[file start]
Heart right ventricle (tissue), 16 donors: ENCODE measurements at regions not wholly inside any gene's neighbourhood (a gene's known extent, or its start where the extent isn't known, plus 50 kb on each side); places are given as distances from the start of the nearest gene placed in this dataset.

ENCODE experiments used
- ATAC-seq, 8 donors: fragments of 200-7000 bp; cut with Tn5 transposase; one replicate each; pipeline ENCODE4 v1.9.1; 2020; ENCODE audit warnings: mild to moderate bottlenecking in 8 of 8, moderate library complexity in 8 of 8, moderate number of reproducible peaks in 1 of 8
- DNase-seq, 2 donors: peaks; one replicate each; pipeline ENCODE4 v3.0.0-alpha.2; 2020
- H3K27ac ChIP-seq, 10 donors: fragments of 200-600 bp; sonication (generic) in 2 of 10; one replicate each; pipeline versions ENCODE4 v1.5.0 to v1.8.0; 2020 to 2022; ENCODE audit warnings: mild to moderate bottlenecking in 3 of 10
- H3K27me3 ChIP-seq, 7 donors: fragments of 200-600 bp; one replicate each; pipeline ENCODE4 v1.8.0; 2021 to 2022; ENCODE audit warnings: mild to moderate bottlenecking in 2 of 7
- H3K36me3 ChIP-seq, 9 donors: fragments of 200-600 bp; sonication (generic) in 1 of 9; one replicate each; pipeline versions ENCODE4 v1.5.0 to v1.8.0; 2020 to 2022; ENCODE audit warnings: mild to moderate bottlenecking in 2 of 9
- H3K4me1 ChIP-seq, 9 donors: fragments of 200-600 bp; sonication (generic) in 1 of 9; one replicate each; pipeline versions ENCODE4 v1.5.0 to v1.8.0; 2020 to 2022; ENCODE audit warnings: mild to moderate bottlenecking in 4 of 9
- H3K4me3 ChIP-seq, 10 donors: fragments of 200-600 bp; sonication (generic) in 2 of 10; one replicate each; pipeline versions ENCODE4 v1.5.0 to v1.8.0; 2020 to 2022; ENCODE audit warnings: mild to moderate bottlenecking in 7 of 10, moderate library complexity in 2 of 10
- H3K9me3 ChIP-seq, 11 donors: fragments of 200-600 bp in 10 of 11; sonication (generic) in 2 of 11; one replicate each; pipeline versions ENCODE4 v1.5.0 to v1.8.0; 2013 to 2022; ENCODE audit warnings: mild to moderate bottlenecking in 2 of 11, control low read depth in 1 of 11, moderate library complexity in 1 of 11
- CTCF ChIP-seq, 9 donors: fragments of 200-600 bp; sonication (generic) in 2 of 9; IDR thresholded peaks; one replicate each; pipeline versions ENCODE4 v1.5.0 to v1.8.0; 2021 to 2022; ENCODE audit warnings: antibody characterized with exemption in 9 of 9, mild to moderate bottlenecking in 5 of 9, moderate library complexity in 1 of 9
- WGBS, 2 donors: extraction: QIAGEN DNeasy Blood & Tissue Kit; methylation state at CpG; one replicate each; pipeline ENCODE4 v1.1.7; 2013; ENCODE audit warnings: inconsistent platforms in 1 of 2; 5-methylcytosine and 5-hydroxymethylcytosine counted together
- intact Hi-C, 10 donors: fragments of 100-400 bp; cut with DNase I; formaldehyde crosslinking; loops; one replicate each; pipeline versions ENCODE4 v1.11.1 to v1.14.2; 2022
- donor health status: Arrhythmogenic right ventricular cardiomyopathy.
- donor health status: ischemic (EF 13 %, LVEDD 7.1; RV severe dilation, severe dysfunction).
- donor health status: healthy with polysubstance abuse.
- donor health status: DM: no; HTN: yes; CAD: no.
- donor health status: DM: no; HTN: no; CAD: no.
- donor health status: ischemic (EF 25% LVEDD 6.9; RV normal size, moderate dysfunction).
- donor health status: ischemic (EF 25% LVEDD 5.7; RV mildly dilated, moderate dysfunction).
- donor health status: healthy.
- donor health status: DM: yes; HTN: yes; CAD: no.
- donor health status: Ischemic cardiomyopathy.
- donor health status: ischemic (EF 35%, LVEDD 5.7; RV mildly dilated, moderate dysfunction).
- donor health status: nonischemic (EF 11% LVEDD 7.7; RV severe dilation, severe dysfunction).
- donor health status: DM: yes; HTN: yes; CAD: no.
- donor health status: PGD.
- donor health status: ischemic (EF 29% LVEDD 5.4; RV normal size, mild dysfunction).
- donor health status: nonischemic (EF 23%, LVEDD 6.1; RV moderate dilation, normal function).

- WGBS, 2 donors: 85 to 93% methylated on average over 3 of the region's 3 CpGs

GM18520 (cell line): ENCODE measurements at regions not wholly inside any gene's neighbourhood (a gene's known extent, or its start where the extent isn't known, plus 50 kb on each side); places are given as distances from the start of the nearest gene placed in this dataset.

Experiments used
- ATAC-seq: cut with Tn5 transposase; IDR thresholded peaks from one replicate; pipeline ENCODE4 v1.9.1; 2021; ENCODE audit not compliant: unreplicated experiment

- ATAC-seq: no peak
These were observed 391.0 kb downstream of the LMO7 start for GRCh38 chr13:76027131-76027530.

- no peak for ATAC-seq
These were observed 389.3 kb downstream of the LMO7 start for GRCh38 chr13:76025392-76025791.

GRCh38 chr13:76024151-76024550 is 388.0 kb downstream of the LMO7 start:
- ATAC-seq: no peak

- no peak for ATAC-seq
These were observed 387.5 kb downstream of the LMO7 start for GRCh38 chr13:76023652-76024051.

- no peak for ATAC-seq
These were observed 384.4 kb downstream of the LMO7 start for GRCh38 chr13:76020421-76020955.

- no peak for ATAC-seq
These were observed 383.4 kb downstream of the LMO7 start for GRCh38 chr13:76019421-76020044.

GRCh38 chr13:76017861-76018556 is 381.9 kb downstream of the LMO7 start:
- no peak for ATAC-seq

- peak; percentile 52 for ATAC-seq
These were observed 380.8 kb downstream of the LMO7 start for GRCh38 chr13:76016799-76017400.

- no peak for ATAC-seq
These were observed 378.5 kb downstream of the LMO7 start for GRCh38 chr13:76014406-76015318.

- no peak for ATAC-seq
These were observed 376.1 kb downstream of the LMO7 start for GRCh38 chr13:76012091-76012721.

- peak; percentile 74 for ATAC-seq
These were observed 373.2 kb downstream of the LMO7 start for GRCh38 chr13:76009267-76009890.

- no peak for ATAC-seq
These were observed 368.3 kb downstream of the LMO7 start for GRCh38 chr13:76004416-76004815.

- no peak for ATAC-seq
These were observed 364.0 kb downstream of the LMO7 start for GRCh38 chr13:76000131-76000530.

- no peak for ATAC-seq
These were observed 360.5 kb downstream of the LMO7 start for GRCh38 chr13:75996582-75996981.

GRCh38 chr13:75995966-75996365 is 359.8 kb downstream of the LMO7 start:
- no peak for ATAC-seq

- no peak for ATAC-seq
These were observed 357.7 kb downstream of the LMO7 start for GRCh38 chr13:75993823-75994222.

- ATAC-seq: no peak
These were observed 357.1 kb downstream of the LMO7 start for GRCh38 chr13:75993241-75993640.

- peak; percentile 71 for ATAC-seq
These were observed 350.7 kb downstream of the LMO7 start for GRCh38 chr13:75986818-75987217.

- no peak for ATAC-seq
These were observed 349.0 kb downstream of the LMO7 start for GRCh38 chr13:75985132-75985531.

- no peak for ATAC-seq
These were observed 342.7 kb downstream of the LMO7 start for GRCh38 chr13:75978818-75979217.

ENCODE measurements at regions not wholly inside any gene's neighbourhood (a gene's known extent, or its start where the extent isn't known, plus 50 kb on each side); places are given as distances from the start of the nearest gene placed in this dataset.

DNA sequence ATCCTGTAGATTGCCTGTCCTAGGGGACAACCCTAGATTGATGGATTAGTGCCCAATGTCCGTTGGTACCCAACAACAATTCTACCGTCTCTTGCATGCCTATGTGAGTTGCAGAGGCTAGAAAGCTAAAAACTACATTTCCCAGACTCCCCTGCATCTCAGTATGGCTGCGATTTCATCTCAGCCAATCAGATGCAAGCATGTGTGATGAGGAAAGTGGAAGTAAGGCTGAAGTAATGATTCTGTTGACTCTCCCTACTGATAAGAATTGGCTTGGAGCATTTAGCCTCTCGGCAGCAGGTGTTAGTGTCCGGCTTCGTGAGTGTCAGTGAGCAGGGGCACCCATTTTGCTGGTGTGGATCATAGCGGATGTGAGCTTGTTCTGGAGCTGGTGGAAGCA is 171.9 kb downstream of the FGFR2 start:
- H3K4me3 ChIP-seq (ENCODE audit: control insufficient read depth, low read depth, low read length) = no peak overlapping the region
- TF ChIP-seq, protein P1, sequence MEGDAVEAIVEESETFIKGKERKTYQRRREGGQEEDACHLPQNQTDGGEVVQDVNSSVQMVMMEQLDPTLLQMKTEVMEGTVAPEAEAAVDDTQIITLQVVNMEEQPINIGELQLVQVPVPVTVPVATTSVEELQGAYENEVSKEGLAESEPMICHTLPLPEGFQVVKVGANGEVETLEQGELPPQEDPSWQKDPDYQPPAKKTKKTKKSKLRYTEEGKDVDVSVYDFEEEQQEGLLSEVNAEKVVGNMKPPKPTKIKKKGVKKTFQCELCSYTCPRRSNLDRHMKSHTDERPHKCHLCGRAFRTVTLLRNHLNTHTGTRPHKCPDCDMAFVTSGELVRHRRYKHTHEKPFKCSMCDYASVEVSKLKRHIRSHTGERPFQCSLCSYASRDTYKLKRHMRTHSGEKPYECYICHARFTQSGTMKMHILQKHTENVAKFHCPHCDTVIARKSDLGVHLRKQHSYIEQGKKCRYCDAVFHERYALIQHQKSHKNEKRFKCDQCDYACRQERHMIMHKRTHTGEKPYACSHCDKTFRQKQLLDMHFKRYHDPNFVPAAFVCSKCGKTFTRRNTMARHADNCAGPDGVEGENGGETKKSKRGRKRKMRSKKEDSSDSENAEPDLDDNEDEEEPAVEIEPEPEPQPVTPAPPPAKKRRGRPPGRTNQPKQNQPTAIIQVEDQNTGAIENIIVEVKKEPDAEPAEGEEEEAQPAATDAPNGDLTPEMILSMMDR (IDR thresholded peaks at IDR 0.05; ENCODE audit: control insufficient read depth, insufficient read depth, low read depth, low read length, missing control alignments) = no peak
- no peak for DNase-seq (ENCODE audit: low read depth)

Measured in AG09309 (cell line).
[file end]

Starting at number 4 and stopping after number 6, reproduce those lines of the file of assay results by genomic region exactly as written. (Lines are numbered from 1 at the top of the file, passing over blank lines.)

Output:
- DNase-seq, 2 donors: peaks; one replicate each; pipeline ENCODE4 v3.0.0-alpha.2; 2020
- H3K27ac ChIP-seq, 10 donors: fragments of 200-600 bp; sonication (generic) in 2 of 10; one replicate each; pipeline versions ENCODE4 v1.5.0 to v1.8.0; 2020 to 2022; ENCODE audit warnings: mild to moderate bottlenecking in 3 of 10
- H3K27me3 ChIP-seq, 7 donors: fragments of 200-600 bp; one replicate each; pipeline ENCODE4 v1.8.0; 2021 to 2022; ENCODE audit warnings: mild to moderate bottlenecking in 2 of 7